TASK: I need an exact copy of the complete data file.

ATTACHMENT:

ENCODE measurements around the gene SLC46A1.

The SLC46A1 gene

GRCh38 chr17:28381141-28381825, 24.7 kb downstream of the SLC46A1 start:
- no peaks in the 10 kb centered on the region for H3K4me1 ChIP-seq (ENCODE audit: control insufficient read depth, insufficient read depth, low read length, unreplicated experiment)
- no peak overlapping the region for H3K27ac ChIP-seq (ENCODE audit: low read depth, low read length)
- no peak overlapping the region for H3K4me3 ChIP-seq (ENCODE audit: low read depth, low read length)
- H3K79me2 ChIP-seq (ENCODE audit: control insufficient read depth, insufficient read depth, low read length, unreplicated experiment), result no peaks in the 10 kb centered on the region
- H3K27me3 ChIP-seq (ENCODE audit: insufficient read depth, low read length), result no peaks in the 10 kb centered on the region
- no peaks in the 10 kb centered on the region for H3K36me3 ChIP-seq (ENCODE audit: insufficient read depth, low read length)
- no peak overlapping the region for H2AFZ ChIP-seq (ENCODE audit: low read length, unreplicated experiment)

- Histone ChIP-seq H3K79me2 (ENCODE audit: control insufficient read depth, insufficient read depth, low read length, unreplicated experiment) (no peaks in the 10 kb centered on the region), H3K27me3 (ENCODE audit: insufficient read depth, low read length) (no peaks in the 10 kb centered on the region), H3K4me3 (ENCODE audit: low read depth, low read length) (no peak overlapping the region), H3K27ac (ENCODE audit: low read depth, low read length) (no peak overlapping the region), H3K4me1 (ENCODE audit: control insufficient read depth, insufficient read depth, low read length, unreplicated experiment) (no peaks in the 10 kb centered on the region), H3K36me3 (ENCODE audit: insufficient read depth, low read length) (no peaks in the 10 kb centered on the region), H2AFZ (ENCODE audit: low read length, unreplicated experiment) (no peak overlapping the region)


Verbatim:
ENCODE measurements around the gene SLC46A1.

The SLC46A1 gene

GRCh38 chr17:28381141-28381825, 24.7 kb downstream of the SLC46A1 start:
- no peaks in the 10 kb centered on the region for H3K4me1 ChIP-seq (ENCODE audit: control insufficient read depth, insufficient read depth, low read length, unreplicated experiment)
- no peak overlapping the region for H3K27ac ChIP-seq (ENCODE audit: low read depth, low read length)
- no peak overlapping the region for H3K4me3 ChIP-seq (ENCODE audit: low read depth, low read length)
- H3K79me2 ChIP-seq (ENCODE audit: control insufficient read depth, insufficient read depth, low read length, unreplicated experiment), result no peaks in the 10 kb centered on the region
- H3K27me3 ChIP-seq (ENCODE audit: insufficient read depth, low read length), result no peaks in the 10 kb centered on the region
- no peaks in the 10 kb centered on the region for H3K36me3 ChIP-seq (ENCODE audit: insufficient read depth, low read length)
- no peak overlapping the region for H2AFZ ChIP-seq (ENCODE audit: low read length, unreplicated experiment)

- Histone ChIP-seq H3K79me2 (ENCODE audit: control insufficient read depth, insufficient read depth, low read length, unreplicated experiment) (no peaks in the 10 kb centered on the region), H3K27me3 (ENCODE audit: insufficient read depth, low read length) (no peaks in the 10 kb centered on the region), H3K4me3 (ENCODE audit: low read depth, low read length) (no peak overlapping the region), H3K27ac (ENCODE audit: low read depth, low read length) (no peak overlapping the region), H3K4me1 (ENCODE audit: control insufficient read depth, insufficient read depth, low read length, unreplicated experiment) (no peaks in the 10 kb centered on the region), H3K36me3 (ENCODE audit: insufficient read depth, low read length) (no peaks in the 10 kb centered on the region), H2AFZ (ENCODE audit: low read length, unreplicated experiment) (no peak overlapping the region)